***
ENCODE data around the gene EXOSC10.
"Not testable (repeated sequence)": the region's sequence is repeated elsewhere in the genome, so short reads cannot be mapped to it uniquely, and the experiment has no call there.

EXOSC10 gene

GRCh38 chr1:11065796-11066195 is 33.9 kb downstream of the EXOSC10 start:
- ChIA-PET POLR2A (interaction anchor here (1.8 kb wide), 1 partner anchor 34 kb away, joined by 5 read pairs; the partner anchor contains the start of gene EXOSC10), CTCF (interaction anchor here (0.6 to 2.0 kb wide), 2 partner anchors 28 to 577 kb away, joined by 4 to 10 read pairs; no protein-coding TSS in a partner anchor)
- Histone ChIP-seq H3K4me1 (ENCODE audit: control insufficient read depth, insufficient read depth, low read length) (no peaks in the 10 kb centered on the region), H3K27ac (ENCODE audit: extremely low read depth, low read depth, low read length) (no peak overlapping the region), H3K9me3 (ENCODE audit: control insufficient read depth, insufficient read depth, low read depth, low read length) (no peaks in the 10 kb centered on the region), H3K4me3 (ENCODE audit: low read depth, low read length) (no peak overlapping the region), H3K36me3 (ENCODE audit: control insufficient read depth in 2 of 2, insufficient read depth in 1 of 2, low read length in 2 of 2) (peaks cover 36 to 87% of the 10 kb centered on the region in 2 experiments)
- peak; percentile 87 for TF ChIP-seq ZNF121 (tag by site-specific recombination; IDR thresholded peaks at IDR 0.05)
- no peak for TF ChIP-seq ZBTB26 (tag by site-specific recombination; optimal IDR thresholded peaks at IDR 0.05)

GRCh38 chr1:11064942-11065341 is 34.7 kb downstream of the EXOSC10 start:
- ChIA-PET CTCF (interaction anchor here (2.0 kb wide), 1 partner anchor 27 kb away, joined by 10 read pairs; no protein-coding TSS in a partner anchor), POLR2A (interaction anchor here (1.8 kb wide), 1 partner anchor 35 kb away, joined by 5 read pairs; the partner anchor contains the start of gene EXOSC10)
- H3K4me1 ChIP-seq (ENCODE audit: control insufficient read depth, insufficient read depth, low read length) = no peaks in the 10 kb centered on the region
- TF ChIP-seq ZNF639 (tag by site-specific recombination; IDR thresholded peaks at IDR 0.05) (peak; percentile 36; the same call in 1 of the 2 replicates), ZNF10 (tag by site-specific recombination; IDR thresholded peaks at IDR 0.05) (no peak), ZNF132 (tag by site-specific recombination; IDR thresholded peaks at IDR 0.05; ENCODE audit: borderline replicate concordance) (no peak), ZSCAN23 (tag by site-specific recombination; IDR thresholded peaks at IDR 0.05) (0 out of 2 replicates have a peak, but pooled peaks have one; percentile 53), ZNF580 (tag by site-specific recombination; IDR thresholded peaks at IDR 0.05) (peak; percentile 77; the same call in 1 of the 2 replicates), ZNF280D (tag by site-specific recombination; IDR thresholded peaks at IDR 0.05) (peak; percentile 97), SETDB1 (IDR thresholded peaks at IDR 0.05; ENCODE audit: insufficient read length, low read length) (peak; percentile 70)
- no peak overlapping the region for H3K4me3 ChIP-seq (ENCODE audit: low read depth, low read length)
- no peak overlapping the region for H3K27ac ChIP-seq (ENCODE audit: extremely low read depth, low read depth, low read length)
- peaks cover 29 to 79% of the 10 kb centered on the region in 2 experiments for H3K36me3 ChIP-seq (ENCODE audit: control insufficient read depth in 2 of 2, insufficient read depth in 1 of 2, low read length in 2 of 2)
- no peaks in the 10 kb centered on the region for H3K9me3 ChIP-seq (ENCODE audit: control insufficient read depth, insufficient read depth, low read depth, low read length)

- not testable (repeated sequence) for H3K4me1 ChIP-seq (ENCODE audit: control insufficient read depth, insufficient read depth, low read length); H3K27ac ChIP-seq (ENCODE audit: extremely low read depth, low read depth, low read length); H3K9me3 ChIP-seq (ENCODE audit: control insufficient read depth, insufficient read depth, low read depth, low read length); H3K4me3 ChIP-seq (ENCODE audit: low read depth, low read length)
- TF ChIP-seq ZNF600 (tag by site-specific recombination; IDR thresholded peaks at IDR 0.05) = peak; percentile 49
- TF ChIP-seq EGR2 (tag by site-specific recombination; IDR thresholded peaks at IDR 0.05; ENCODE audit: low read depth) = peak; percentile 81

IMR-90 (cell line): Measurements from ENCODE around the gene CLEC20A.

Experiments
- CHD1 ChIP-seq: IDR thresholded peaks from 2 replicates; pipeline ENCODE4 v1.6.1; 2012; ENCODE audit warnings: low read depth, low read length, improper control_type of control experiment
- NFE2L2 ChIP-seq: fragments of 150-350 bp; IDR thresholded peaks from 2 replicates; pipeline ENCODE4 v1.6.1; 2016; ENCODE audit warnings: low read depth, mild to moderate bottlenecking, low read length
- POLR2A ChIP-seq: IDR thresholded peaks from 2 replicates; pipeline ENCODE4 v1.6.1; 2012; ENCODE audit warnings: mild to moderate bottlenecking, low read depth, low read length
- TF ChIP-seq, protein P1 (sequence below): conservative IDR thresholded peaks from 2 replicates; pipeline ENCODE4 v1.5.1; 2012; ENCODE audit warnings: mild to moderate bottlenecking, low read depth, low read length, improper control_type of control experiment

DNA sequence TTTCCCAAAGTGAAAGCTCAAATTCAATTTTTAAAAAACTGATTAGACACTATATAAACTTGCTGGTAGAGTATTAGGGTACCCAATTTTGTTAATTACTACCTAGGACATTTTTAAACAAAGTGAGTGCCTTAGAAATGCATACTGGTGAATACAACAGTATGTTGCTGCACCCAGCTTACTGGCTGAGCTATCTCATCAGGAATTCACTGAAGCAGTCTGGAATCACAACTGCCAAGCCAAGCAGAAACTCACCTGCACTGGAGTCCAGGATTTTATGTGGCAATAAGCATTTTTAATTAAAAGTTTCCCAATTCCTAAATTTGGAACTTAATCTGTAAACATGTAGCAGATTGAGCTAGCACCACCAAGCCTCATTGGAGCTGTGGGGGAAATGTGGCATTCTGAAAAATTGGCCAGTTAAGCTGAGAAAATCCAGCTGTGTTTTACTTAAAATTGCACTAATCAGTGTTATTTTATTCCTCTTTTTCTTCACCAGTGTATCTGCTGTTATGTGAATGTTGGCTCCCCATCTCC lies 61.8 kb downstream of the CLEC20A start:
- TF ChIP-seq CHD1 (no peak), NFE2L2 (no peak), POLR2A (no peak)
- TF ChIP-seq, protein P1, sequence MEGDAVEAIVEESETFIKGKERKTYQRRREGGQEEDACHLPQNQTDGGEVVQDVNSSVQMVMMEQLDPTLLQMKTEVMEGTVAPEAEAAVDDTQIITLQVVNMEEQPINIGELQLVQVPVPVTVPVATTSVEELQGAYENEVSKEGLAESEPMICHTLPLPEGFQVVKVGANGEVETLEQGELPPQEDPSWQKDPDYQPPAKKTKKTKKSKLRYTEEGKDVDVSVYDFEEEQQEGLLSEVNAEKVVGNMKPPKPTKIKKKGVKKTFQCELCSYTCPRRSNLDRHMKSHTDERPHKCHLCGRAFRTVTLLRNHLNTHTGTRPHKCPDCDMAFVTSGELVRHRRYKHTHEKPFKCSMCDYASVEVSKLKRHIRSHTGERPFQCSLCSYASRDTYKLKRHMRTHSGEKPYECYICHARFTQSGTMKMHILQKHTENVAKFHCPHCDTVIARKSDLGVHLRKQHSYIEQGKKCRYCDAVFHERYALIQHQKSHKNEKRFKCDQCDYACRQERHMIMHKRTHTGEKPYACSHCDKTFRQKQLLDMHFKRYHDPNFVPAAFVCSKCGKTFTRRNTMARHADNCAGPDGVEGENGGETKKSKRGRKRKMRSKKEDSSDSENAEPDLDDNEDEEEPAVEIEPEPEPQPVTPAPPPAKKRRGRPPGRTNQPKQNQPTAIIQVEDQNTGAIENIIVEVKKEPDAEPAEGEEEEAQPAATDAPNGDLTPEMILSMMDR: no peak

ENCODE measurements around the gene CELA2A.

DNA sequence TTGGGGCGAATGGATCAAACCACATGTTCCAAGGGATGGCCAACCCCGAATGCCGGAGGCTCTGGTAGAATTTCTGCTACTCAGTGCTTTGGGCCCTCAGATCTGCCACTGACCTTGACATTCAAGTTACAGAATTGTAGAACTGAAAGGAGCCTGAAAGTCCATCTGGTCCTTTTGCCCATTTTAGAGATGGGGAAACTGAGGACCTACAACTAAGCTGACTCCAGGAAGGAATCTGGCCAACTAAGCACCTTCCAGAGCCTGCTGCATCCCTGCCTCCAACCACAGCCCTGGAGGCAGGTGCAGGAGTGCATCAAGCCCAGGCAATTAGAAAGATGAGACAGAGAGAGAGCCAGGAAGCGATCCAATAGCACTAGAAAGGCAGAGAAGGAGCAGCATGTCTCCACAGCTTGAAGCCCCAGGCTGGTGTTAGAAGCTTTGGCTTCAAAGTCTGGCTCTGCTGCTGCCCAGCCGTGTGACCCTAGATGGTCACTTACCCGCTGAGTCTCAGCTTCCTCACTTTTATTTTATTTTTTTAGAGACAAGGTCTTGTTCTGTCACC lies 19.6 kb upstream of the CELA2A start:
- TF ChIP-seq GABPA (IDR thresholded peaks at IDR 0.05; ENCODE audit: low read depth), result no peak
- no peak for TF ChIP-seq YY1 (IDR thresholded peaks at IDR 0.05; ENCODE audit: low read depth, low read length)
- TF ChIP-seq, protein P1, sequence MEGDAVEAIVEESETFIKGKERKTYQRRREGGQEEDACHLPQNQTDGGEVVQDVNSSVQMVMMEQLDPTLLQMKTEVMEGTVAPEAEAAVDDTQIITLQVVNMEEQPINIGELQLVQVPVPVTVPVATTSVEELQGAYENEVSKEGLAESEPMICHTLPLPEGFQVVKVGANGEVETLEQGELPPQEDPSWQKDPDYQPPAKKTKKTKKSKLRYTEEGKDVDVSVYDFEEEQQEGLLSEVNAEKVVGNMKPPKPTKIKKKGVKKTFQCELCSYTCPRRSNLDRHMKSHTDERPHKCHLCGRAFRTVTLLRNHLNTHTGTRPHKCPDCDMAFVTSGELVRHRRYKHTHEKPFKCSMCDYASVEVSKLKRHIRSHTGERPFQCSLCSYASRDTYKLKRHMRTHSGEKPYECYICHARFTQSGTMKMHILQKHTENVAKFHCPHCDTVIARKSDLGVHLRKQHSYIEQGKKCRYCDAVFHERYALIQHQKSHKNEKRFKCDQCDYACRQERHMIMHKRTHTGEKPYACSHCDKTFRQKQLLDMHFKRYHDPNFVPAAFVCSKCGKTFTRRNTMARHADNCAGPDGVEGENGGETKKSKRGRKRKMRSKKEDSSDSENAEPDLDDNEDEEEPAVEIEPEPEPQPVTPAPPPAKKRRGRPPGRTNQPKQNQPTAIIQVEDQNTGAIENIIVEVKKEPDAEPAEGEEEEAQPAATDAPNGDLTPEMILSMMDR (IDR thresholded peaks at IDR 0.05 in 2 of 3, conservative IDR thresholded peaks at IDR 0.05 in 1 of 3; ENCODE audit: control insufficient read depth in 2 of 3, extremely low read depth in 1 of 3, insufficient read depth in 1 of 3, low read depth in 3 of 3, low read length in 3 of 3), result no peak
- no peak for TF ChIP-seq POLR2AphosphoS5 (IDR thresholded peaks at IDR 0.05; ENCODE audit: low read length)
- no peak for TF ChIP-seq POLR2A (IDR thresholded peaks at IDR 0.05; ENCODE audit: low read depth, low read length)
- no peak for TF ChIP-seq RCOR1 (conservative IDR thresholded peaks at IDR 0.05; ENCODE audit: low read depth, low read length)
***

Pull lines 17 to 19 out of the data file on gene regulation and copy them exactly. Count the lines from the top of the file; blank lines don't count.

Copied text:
- not testable (repeated sequence) for H3K4me1 ChIP-seq (ENCODE audit: control insufficient read depth, insufficient read depth, low read length); H3K27ac ChIP-seq (ENCODE audit: extremely low read depth, low read depth, low read length); H3K9me3 ChIP-seq (ENCODE audit: control insufficient read depth, insufficient read depth, low read depth, low read length); H3K4me3 ChIP-seq (ENCODE audit: low read depth, low read length)
- TF ChIP-seq ZNF600 (tag by site-specific recombination; IDR thresholded peaks at IDR 0.05) = peak; percentile 49
- TF ChIP-seq EGR2 (tag by site-specific recombination; IDR thresholded peaks at IDR 0.05; ENCODE audit: low read depth) = peak; percentile 81